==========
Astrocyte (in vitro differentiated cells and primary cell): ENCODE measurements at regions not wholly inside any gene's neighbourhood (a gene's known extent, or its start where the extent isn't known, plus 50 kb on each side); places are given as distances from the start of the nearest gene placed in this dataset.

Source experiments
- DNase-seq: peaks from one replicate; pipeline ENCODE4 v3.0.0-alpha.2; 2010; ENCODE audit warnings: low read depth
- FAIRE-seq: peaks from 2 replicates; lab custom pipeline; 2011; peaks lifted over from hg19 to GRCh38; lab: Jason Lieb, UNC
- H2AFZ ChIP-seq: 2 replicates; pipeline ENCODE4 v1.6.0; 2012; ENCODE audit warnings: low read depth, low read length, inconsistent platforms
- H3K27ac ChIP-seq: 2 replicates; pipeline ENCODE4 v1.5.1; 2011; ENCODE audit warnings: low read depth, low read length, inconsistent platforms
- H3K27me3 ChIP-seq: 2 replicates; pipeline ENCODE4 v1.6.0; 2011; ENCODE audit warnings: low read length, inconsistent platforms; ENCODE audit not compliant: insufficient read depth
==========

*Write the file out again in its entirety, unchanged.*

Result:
Astrocyte (in vitro differentiated cells and primary cell): ENCODE measurements at regions not wholly inside any gene's neighbourhood (a gene's known extent, or its start where the extent isn't known, plus 50 kb on each side); places are given as distances from the start of the nearest gene placed in this dataset.

Source experiments
- DNase-seq: peaks from one replicate; pipeline ENCODE4 v3.0.0-alpha.2; 2010; ENCODE audit warnings: low read depth
- FAIRE-seq: peaks from 2 replicates; lab custom pipeline; 2011; peaks lifted over from hg19 to GRCh38; lab: Jason Lieb, UNC
- H2AFZ ChIP-seq: 2 replicates; pipeline ENCODE4 v1.6.0; 2012; ENCODE audit warnings: low read depth, low read length, inconsistent platforms
- H3K27ac ChIP-seq: 2 replicates; pipeline ENCODE4 v1.5.1; 2011; ENCODE audit warnings: low read depth, low read length, inconsistent platforms
- H3K27me3 ChIP-seq: 2 replicates; pipeline ENCODE4 v1.6.0; 2011; ENCODE audit warnings: low read length, inconsistent platforms; ENCODE audit not compliant: insufficient read depth